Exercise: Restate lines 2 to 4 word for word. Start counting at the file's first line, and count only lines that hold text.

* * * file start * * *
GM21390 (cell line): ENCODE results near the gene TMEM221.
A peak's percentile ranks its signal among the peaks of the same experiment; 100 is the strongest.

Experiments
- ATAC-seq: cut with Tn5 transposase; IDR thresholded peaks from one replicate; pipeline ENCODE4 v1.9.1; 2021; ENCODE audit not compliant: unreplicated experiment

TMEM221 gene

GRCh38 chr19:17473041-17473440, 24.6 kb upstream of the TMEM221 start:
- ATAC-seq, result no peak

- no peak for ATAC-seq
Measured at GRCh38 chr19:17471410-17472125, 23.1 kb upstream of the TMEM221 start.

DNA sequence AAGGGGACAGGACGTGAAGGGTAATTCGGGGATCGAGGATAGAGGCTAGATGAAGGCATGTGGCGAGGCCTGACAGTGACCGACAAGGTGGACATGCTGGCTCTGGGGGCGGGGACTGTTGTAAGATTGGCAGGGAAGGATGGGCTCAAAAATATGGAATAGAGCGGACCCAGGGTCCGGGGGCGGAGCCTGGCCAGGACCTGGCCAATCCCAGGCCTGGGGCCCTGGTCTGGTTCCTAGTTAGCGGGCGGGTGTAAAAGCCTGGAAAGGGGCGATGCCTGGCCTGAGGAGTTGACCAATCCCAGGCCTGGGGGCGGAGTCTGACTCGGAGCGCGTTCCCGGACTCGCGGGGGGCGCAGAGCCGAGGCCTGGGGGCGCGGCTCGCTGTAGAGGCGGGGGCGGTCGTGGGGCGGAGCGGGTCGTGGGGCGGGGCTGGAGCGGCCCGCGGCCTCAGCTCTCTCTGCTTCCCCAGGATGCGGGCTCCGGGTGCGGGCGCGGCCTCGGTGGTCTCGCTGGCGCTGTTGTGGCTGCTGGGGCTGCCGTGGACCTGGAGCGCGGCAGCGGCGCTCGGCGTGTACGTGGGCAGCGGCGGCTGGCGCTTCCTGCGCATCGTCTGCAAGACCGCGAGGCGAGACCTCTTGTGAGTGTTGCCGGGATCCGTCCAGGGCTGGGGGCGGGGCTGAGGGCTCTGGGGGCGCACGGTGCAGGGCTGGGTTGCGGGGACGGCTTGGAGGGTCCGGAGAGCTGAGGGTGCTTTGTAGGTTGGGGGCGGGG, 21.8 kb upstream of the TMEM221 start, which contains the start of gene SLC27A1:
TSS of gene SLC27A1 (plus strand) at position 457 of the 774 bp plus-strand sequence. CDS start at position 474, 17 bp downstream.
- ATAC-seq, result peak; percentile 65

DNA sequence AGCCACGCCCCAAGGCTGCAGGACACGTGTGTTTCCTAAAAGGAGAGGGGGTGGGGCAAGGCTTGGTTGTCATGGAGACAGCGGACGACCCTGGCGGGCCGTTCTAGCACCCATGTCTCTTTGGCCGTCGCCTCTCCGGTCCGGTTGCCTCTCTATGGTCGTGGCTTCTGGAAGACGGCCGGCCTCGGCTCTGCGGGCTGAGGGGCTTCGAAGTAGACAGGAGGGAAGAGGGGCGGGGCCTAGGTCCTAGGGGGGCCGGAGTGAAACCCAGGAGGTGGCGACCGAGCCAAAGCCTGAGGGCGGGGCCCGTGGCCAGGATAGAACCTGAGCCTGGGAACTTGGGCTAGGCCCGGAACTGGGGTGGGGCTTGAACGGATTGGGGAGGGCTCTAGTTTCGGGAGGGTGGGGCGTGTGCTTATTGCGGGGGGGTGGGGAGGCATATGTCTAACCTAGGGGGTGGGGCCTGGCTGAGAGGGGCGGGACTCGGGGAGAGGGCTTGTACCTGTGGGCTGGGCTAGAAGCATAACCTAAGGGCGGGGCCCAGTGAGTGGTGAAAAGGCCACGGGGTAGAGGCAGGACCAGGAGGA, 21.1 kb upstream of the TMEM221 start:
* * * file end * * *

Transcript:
A peak's percentile ranks its signal among the peaks of the same experiment; 100 is the strongest.

Experiments
- ATAC-seq: cut with Tn5 transposase; IDR thresholded peaks from one replicate; pipeline ENCODE4 v1.9.1; 2021; ENCODE audit not compliant: unreplicated experiment